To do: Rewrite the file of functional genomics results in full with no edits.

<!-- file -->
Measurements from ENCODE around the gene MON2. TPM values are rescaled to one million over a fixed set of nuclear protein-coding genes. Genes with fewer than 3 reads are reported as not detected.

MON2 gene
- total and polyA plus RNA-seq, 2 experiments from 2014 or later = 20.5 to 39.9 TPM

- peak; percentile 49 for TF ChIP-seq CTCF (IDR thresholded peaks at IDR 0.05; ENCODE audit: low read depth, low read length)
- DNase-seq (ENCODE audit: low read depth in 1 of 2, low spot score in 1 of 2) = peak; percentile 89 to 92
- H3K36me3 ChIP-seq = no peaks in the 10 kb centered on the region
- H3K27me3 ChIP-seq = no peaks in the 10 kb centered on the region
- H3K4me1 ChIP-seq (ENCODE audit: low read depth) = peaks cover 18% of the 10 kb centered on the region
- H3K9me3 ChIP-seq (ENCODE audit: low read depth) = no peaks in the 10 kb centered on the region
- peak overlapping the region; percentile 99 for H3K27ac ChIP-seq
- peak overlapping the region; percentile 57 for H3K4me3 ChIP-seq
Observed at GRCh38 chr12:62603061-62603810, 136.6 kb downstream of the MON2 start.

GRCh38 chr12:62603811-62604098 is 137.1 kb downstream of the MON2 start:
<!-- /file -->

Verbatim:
Measurements from ENCODE around the gene MON2. TPM values are rescaled to one million over a fixed set of nuclear protein-coding genes. Genes with fewer than 3 reads are reported as not detected.

MON2 gene
- total and polyA plus RNA-seq, 2 experiments from 2014 or later = 20.5 to 39.9 TPM

- peak; percentile 49 for TF ChIP-seq CTCF (IDR thresholded peaks at IDR 0.05; ENCODE audit: low read depth, low read length)
- DNase-seq (ENCODE audit: low read depth in 1 of 2, low spot score in 1 of 2) = peak; percentile 89 to 92
- H3K36me3 ChIP-seq = no peaks in the 10 kb centered on the region
- H3K27me3 ChIP-seq = no peaks in the 10 kb centered on the region
- H3K4me1 ChIP-seq (ENCODE audit: low read depth) = peaks cover 18% of the 10 kb centered on the region
- H3K9me3 ChIP-seq (ENCODE audit: low read depth) = no peaks in the 10 kb centered on the region
- peak overlapping the region; percentile 99 for H3K27ac ChIP-seq
- peak overlapping the region; percentile 57 for H3K4me3 ChIP-seq
Observed at GRCh38 chr12:62603061-62603810, 136.6 kb downstream of the MON2 start.

GRCh38 chr12:62603811-62604098 is 137.1 kb downstream of the MON2 start: